Friday, February 28, 2014

Statism & Idolatry

Most Christians I know are tired of our current ungodly, tyrannical government.  They are sick of seeing their country attacked by the very ones appointed to serve it, and they wish it weren’t tyrannical, bloated, and supportive of evildoing.  They are also weary of seeing our society gradually become more and more ungodly and immoral.
Unfortunately, these some people seem to stumble when it comes to the concept civil government enforcing “good” things.  (Especially *ahem* when that government is filled with those in red ties.)  Why wouldn’t we want to have unhealthy food banned?  Why wouldn’t we want to have harmful drugs be illegal or restricted?  Why would someone oppose caring for the poor?  Why shouldn’t government help businesses and the economy?  Why is it wrong for government to monitor the citizens if they’re doing so in an effort to prevent another 9/11?  Isn’t it good for us to aid other countries who are fighting the “bad guys”?  Aren’t these laws based on good and Biblical principles and morals?  Keeping people safe and happy and healthy?
The problem is, these folks don’t ask about whether or not these laws and actions are correct actions for the civil government to get involved in.
Should we seek to be healthy?  Avoid harmful substances and foods?   Should we be charitable?  Is it good for us to seek to have healthy, prosperous businesses?  Should we seek to be safe and avoid trouble before it comes?  Should we seek to help those in trouble?  The answer to all of this, obviously, is a resounding yes.
However, it is not the responsibility of the civil government to keep us healthy, to care for the poor, to make us prosperous, to prevent anything bad from happening, or t0 help other countries in their struggles.  The state does not have the authority to get involved in such matters, and when the do so, they usurp the power and jurisdiction of others and become tyrannical.
When we expect the state to care for us, to ensure that we have a smooth retirement, to keep us healthy, to educate us, to protect us, to prevent anything bad from ever happening to us, to tell us whether or not such-and-such food is healthy, to rescue us out of every bad situation, to make sure we drive safely, to tell us when to do what, to dictate for us our consciences, etc., etc., we have made government into a god.  These  are not the roles of a just, Biblical, Constitutional government.  In setting up a government with these duties or powers we set up a tyrannical government which usurps the role of the Almighty.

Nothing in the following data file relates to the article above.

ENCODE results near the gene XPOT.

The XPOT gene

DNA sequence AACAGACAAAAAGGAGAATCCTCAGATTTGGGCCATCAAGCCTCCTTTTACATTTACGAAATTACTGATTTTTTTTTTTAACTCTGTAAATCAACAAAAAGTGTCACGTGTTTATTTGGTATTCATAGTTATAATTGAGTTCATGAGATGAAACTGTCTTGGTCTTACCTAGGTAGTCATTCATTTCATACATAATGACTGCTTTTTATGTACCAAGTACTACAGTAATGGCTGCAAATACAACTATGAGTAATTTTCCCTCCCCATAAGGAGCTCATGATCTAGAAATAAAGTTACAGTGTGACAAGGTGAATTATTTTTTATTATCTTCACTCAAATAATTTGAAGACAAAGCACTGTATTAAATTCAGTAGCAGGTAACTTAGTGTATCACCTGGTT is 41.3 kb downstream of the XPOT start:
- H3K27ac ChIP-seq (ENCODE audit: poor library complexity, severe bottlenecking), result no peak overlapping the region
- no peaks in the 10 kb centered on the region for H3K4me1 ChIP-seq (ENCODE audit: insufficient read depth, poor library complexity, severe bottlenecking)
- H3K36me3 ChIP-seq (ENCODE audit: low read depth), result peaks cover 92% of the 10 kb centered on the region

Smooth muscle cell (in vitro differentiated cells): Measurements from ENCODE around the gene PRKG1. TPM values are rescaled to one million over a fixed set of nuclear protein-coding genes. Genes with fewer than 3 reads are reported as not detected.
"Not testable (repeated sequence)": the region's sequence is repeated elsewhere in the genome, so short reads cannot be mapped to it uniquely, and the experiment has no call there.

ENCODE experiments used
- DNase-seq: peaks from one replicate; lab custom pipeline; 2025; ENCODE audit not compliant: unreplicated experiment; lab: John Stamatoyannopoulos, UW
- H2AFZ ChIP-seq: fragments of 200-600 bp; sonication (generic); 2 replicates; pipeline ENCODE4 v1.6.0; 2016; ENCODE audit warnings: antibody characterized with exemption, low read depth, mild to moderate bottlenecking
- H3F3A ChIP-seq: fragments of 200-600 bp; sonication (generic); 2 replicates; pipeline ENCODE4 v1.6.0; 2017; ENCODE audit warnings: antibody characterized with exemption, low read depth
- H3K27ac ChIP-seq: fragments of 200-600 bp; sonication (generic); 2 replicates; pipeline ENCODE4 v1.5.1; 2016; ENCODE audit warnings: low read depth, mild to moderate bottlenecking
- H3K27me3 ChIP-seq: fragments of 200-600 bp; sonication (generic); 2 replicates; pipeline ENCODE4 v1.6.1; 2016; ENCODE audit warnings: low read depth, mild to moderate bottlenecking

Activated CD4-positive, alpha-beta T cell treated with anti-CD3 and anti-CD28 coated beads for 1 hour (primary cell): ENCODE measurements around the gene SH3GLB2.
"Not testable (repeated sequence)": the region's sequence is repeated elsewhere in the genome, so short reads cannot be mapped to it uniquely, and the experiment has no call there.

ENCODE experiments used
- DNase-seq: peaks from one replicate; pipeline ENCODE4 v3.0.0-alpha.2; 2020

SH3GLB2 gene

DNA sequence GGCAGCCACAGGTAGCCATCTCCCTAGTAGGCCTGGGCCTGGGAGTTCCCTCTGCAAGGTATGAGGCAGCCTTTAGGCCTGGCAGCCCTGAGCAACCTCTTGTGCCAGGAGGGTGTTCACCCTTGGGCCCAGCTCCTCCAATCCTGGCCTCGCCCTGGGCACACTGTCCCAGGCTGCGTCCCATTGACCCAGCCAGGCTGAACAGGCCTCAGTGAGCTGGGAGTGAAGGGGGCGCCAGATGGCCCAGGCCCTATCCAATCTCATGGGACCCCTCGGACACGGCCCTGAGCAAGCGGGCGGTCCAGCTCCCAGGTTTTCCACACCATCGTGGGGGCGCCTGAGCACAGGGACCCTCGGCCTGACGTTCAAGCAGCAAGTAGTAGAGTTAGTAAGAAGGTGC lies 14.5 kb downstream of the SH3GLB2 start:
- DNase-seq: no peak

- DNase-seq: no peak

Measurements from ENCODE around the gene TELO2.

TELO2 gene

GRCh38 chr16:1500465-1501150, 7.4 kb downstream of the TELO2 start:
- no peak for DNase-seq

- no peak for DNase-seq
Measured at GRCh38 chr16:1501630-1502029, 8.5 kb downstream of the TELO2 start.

The state is not responsible for making sure that our needs are provided for.  The family and individual are responsible for that, and if circumstances render them unable to do so sufficiently, the church steps up to help.  Ultimately, however, our needs are met by God, and we rely on Him for our sustenance and well-being.  When we turn to the state for this provision and care instead of turning to God we spite Him who gives us our lives and breath, trusting instead in imperfect rulers.
Do we not remember God’s reaction when Israel sought a king?  YHWH stated, “…they have rejected me, that I should not reign over them.”  Yet we now seek to make our government more powerful and almighty than even the kings of Israel were.  Tyrannical as they were, those kings at least didn’t have the NSA or the TSA or a “See Something Say Something” campaign.  (So far as I am aware, anyway…)
God is the one who takes provides for us, who sustains our lives, who keeps from danger or gives us the grace to go through trials, who gives us the wisdom to make decisions and His Word to guide our lives.   He delegates various areas of authority to various governments (self, family, church, and civil are the main types) and these governments are limited in their power.  Only God rules over all, and He is the one who will ultimately judge all actions of all men.
Let the state fulfill it’s God-given role of punishing those who harm others; obey it in all things lawful – but never let it replace God or other God-given types of governments.

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